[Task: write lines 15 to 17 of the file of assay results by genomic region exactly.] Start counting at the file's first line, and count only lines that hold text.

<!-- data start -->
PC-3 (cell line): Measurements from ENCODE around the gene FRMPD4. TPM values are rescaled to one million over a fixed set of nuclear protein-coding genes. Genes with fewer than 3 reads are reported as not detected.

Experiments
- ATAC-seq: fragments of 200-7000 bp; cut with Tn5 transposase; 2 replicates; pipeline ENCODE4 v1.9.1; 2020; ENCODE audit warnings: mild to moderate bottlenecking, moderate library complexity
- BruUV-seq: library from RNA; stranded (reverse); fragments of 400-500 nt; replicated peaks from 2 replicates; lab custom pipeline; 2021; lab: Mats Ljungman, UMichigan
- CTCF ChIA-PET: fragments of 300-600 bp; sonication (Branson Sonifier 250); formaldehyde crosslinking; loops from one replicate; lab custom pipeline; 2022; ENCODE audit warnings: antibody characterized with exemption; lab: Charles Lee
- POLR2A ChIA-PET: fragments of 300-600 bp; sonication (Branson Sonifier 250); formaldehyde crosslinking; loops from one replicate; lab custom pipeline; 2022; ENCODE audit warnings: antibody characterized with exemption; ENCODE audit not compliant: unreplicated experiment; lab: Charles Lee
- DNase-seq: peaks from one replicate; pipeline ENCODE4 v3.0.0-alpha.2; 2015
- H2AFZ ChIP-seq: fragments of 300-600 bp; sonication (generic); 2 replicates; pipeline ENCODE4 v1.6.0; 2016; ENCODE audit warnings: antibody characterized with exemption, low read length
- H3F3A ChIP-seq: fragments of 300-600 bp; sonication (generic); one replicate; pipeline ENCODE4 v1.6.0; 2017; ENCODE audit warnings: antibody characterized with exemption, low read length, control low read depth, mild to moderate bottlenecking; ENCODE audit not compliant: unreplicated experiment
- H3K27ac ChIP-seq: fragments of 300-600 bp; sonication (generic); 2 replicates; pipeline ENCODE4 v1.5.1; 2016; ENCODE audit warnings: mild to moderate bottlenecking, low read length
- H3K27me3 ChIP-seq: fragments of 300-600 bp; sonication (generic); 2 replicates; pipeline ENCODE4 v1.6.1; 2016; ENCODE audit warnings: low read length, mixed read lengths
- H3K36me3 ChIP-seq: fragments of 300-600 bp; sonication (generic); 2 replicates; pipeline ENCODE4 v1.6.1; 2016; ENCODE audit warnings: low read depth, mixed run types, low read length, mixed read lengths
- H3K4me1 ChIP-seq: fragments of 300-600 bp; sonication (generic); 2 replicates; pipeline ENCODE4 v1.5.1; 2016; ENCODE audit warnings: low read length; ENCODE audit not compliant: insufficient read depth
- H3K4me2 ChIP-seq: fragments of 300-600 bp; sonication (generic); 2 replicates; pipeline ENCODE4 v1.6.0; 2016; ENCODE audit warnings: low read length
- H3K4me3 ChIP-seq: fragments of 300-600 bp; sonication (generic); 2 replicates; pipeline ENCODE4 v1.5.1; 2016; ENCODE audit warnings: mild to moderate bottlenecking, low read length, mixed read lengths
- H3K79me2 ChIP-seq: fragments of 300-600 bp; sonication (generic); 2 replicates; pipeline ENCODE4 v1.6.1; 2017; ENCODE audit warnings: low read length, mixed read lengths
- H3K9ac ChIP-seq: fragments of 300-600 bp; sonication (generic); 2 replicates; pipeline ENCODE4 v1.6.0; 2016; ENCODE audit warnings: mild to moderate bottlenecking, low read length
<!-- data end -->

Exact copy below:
- H3K4me3 ChIP-seq: fragments of 300-600 bp; sonication (generic); 2 replicates; pipeline ENCODE4 v1.5.1; 2016; ENCODE audit warnings: mild to moderate bottlenecking, low read length, mixed read lengths
- H3K79me2 ChIP-seq: fragments of 300-600 bp; sonication (generic); 2 replicates; pipeline ENCODE4 v1.6.1; 2017; ENCODE audit warnings: low read length, mixed read lengths
- H3K9ac ChIP-seq: fragments of 300-600 bp; sonication (generic); 2 replicates; pipeline ENCODE4 v1.6.0; 2016; ENCODE audit warnings: mild to moderate bottlenecking, low read length